(b) To provide a frontal baby carrier where the baby is secured in complete safety;
(c) To provide a frontal baby carrier that affords as wide a view to the baby as a back-mounted carrier allows;
(d) To provide a frontal carrier where lower back strain is relieved and the weight of the baby is borne comfortably and evenly by the strength of the bearer's upper back and shoulders;
(e) To provide a frontal baby carrier where the bearer need not hold onto the carrier and can enjoy full use of both arms and hands;
(f) To provide a frontal baby carrier where the bearer can see and access the volume in front of the stomach and thus can perform a number of tasks requiring use of that volume; and
(g) To provide a frontal baby carrier where the baby is quickly and accurately placed, thereby providing an agreeable transition to the baby so the above benefits can be realized.
Further objects and advantages are to provide a frontal carrier that can be positioned on either the left or the right shoulder of the bearer interchangeably, to provide a frontal carrier that is easy for the bearer to put on and take off and requires no fastening connections, to provide a frontal carrier that provides sufficient head support for the newborn baby's backward head movement as well as sideward roll, and to provide a frontal carrier that is simple and economical to manufacture.
Still further objects and advantages will become apparent from a consideration of the ensuing description and drawings.
The present invention accomplishes the above-stated objects and advantages by securing the baby high enough upon the bearer's body for the baby to see over the bearer's shoulder. The baby's head reaches the height of the bearer's facial features. The baby can be supported at this elevated position because the length of the shoulder straps is predetermined to create such a height. The shoulder straps are individually affixed to the pouch at one end, and at the other end they are connected behind the bearer's neck to one another at a location that is substantially inflexible. Thus, the correct length for the shoulder straps is automatically provided. The bearer need not fumble with adjustments or connections to find the correct strap length. As a result, the baby can be quickly and accurately placed at the desired height. Only with such quick and accurate placement will the typical baby, easily frustrated and impatient for comfort, cooperatively agree to being placed at the elevated height at all.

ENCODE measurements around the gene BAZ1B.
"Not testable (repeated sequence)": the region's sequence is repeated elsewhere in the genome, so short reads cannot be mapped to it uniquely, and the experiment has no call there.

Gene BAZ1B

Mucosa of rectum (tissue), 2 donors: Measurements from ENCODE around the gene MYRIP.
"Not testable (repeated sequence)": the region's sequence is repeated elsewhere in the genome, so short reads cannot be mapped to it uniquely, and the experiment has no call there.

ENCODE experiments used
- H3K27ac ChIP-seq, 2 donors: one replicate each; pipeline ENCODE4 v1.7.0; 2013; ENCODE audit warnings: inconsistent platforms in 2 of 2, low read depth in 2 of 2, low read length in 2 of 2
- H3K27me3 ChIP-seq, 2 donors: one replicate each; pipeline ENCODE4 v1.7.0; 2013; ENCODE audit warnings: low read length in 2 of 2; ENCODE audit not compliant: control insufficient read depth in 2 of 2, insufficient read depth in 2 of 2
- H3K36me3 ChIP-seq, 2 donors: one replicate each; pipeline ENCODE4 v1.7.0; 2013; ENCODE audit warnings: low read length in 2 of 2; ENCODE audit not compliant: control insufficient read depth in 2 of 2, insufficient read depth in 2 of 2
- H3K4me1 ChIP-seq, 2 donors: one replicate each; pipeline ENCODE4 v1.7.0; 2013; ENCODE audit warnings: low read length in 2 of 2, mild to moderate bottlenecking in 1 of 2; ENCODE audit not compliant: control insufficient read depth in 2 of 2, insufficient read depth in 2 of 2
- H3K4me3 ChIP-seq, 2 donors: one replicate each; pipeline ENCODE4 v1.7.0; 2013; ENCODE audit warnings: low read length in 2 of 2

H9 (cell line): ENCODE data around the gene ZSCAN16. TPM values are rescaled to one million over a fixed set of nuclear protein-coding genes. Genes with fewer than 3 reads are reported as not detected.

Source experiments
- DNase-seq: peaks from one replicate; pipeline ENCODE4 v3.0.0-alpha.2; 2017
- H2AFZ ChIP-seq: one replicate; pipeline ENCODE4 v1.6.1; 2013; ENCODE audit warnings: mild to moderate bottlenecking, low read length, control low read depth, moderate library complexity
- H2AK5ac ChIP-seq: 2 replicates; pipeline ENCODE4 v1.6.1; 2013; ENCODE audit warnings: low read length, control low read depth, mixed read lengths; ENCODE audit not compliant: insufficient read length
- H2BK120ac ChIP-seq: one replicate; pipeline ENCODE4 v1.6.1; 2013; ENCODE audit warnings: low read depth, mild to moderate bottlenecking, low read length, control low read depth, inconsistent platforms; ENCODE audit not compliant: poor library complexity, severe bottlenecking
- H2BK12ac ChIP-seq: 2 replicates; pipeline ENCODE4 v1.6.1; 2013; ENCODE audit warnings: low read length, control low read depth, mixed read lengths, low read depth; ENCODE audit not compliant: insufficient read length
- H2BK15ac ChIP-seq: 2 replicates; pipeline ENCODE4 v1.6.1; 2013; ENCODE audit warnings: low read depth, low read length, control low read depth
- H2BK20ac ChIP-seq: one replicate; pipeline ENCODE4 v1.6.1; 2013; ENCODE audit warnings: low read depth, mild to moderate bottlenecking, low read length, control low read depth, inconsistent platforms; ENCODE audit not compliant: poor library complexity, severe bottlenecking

The elevated position allows a wide, ever-changing view that most babies will find more captivating than the printed designs or plainness of the bearer's shirt or other chest area. As a result, babies will remain contentedly in place for a longer time. Lower back strain to the bearer will be relieved. This is because the baby rests across from the bearer's upper back, and therefore the baby's weight is borne primarily by the bearer's lower back muscles. Both arms of the bearer will be free. This is because the baby will be closely secured around the bearer's body. The area in front of the bearer's stomach will be visible and the bearer will be able to perform essential tasks requiring that range of vision. This is because, again, the baby is elevated to shoulder level.
The essential components of the present invention comprise a pouch that supports a baby in front of a bearer, a central closure within the pouch, a backpiece covering the bearer's shoulder blade region, two shoulder straps that reach from the pouch to the backpiece, two underarm straps that reach from the backpiece under the bearer's arms to the pouch, two lifting straps upon the pouch, and a detachable newborn headrest that supports sideways head roll.